Liverpool have been very active in the transfer market, apart from in one vital position.
It appears that Anfield boss Brendan Rodgers has been carefully looking at the problems of last season, without paying attention to the even bigger issue that has appeared this summer.
Luis Suarez's exit threatens to derail the good work Rodgers has done in the transfer market since the end of the season.
The arrivals of Dejan Lovren and Javier Manquillo have gone some way to tightening the defence, while Adam Lallana, Emre Can and Lazar Markovic have certainly improved the strength in depth of the midfield and wide areas.
However, with Iago Aspas leaving, it means Rickie Lambert has essentially merely replaced the Spaniard, even if he does end up being a significantly stronger performer.
Arguably, Liverpool need another central attacking addition, as well as the world class signing to come in for Suarez, unless Rodgers expects Markovic and Fabio Borini to fill in up front. Divock Origi could have been that other backup player but is of course on loan at Lille for the season.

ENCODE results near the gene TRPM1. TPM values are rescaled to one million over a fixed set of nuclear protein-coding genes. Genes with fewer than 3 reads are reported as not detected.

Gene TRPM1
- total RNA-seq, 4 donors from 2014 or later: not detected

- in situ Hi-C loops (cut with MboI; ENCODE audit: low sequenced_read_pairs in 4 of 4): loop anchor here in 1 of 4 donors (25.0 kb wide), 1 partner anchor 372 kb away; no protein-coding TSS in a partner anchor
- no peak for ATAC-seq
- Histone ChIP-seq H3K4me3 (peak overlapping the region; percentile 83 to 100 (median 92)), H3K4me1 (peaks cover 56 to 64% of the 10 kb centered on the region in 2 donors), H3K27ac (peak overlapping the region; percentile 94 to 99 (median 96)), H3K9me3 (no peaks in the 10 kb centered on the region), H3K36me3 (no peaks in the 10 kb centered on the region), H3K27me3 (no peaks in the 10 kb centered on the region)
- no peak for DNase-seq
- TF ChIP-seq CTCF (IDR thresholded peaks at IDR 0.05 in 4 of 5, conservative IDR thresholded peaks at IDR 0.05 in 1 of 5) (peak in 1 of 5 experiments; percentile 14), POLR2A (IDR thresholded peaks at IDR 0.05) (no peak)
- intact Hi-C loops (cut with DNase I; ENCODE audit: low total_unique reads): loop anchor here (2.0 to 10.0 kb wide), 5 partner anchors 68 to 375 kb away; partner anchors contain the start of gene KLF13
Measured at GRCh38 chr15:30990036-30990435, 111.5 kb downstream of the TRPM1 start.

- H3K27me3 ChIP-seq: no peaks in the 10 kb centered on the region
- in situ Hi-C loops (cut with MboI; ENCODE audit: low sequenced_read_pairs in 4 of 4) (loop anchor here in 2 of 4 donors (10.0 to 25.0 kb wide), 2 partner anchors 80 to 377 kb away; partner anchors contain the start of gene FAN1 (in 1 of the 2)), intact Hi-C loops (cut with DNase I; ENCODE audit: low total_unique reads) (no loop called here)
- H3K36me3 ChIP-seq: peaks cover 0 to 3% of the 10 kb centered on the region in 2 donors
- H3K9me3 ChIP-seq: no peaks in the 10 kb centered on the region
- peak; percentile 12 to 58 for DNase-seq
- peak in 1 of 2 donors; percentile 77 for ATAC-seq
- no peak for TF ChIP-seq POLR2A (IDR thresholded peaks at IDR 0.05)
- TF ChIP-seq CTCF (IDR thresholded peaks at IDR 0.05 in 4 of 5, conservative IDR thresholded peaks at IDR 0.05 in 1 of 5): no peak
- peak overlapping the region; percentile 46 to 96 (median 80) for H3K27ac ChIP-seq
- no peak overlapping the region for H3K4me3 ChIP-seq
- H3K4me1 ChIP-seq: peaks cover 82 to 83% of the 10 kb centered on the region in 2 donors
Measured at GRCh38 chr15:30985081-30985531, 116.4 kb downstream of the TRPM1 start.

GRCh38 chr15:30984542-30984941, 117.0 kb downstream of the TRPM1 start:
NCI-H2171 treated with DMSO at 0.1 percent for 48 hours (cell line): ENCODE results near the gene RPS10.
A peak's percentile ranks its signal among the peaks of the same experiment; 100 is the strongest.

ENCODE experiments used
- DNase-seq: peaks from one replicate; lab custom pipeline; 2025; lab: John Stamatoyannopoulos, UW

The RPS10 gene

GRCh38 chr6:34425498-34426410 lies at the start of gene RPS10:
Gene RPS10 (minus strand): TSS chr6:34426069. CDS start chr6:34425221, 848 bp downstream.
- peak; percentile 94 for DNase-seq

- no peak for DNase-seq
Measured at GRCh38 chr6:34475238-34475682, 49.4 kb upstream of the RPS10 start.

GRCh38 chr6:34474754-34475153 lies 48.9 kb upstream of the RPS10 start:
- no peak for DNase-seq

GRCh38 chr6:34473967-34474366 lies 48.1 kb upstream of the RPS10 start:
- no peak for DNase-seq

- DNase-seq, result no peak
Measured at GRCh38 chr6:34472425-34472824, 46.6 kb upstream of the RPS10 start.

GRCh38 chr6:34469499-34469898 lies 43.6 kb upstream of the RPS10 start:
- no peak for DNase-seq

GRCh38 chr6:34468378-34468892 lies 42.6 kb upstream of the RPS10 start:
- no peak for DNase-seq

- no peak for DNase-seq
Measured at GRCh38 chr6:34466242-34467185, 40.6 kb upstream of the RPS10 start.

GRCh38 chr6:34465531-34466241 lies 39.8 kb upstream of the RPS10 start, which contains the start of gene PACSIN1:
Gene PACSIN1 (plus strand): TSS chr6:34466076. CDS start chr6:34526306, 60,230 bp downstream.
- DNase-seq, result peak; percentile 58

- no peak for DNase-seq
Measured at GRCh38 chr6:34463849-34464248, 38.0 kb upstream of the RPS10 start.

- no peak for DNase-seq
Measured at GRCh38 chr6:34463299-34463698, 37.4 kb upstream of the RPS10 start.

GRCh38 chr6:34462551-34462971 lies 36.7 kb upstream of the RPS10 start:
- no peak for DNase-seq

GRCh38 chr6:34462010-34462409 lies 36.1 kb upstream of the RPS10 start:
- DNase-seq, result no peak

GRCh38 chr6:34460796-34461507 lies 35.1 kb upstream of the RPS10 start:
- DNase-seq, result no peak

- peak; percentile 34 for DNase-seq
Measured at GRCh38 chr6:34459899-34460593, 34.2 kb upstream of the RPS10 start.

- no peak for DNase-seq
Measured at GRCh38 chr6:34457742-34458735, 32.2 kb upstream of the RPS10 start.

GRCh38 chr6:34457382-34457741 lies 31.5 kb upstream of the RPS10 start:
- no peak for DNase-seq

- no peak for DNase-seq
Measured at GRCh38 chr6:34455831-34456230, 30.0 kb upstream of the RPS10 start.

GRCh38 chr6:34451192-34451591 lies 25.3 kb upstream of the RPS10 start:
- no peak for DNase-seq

The real problem for Liverpool is, who do they target to come in for their departed number seven?
Realistically they need one of the twenty best strikers in world football to arrive - no mean feat with so many of them already at top clubs who will be unwilling to sell to league/Champions League rivals.
Mario Balotelli has been mentioned and rejected, Karim Benzema has signed a new contract, and realistically, Liverpool should be thinking about bids for Edinson Cavani, Klass-Jan Huntelaar, Jackson Martinez and Wilfried Bony, before the likes of Mario Gomez and Christian Benteke of this world begin to look like valid options.
In Daniel Sturridge, Liverpool already have a top class striker, better than many that would cost £30-40 million, but much of their danger last season depended on the double act of Suarez and Sturridge, two outstanding forwards where it is hard enough work for opponents to successfully nullify one, only for the other to do the damage.
The responsibility of leading the line will be a big change for the Englishman, if he has no support that is at least on a par with his attacking threat.
No player is bigger than the club is of course a completely valid point, and in the long run it is absolutely true, but unless a replacement arrives for Suarez that can at least go some of the way to replacing the Uruguayan's goals, commitment and individual brilliance, the Reds may find themselves with an unexpected struggle in the forward department this season.